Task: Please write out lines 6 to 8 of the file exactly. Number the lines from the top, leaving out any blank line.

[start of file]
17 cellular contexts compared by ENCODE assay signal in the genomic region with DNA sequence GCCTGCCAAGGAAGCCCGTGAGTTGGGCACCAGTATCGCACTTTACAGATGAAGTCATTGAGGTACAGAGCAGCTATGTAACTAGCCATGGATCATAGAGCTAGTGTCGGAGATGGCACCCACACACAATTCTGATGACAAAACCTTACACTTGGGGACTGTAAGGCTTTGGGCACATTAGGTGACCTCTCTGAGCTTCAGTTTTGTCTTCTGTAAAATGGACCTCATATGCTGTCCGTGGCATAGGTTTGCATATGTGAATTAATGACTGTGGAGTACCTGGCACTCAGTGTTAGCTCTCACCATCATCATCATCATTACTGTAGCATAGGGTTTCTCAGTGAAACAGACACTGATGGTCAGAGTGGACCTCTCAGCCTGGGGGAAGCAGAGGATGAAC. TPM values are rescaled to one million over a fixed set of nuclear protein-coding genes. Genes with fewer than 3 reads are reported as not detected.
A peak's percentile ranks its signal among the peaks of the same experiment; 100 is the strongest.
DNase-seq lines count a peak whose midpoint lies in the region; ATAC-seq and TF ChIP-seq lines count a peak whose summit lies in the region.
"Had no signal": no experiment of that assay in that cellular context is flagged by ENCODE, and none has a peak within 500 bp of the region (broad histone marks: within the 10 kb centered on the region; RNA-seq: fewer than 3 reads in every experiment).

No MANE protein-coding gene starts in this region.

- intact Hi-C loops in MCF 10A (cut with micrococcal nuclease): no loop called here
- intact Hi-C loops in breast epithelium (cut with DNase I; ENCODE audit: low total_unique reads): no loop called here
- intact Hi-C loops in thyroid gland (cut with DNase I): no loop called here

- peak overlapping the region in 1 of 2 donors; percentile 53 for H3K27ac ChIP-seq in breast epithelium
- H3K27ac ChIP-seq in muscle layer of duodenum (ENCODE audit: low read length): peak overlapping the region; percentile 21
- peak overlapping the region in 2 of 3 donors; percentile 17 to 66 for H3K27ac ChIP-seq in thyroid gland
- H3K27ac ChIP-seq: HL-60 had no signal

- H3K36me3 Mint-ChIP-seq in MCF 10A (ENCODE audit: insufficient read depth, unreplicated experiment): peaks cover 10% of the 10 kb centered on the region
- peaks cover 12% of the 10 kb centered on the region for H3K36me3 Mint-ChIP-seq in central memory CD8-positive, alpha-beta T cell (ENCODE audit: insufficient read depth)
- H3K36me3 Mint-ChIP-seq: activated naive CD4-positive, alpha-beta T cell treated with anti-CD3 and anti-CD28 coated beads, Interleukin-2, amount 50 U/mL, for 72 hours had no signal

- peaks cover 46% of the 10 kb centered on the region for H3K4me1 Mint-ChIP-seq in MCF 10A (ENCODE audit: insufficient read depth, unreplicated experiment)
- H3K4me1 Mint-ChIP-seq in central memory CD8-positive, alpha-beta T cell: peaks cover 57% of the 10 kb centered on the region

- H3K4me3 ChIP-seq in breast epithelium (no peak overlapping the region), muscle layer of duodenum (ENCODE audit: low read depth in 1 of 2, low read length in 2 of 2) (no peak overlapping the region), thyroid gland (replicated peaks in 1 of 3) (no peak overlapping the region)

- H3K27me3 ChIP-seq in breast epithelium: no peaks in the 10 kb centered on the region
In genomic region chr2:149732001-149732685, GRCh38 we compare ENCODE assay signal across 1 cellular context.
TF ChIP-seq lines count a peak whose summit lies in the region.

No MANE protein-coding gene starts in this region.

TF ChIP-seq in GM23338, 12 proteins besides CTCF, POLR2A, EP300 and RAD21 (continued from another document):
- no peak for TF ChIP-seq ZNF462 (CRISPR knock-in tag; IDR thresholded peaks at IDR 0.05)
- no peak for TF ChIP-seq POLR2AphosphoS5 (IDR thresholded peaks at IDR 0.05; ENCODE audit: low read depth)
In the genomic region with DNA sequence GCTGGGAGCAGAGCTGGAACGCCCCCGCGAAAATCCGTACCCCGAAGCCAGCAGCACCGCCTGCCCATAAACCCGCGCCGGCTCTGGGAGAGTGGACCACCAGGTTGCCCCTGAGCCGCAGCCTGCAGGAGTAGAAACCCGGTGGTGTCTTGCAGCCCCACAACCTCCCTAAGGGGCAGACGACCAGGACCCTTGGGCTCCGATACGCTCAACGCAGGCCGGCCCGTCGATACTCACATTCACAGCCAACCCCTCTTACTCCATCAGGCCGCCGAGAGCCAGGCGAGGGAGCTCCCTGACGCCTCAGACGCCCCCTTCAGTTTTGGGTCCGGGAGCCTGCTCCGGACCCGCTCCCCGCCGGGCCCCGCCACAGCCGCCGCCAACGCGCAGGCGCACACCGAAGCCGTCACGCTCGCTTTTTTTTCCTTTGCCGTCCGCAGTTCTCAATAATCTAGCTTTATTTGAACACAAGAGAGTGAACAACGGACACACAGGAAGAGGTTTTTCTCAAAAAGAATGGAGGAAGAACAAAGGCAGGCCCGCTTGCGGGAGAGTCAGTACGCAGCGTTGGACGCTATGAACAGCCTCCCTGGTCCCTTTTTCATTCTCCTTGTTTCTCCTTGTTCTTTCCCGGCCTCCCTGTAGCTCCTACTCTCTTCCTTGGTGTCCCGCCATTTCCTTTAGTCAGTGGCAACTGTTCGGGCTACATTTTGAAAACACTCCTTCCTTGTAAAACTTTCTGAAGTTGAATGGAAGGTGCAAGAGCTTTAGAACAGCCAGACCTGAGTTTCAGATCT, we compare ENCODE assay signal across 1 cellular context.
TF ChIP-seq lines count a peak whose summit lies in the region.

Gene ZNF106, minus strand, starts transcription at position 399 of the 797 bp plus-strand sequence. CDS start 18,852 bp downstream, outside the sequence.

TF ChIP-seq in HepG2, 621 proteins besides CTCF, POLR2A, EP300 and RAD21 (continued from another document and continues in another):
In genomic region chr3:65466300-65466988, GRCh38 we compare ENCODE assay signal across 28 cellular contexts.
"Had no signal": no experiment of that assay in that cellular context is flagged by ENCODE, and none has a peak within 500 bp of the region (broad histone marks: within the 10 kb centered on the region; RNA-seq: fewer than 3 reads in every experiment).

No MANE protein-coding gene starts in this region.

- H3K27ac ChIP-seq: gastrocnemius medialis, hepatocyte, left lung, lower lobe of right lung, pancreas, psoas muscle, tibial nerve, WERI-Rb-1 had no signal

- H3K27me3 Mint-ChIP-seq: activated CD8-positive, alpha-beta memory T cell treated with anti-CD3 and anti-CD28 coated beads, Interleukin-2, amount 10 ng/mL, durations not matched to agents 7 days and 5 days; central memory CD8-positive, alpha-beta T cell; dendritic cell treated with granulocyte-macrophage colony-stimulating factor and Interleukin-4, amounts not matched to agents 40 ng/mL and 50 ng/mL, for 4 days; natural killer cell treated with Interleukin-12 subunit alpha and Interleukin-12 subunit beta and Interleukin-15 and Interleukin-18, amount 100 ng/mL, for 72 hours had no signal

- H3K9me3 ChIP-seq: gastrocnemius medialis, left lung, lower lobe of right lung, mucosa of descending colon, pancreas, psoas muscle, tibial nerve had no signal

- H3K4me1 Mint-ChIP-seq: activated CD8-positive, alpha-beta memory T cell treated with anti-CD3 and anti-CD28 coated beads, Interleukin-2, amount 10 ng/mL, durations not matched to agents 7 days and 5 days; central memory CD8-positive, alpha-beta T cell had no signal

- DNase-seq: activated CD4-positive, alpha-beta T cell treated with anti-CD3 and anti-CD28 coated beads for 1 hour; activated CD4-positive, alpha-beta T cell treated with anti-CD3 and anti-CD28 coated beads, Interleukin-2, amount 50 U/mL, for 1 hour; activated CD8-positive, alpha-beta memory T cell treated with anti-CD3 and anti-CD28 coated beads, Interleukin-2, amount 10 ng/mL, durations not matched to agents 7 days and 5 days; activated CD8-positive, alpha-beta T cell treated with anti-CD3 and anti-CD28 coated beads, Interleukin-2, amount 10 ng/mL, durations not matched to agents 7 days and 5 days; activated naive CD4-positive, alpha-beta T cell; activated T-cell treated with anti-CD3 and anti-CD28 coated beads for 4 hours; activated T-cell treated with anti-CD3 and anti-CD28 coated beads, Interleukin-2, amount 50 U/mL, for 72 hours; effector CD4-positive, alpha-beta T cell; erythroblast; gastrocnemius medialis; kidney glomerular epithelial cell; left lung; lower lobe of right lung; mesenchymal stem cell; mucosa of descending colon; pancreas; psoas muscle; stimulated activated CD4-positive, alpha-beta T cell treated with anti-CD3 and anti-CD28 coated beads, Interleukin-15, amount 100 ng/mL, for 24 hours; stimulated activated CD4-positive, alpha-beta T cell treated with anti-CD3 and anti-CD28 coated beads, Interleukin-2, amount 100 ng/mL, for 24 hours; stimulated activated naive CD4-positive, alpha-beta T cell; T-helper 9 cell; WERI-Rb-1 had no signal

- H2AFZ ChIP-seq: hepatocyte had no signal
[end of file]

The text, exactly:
- intact Hi-C loops in MCF 10A (cut with micrococcal nuclease): no loop called here
- intact Hi-C loops in breast epithelium (cut with DNase I; ENCODE audit: low total_unique reads): no loop called here
- intact Hi-C loops in thyroid gland (cut with DNase I): no loop called here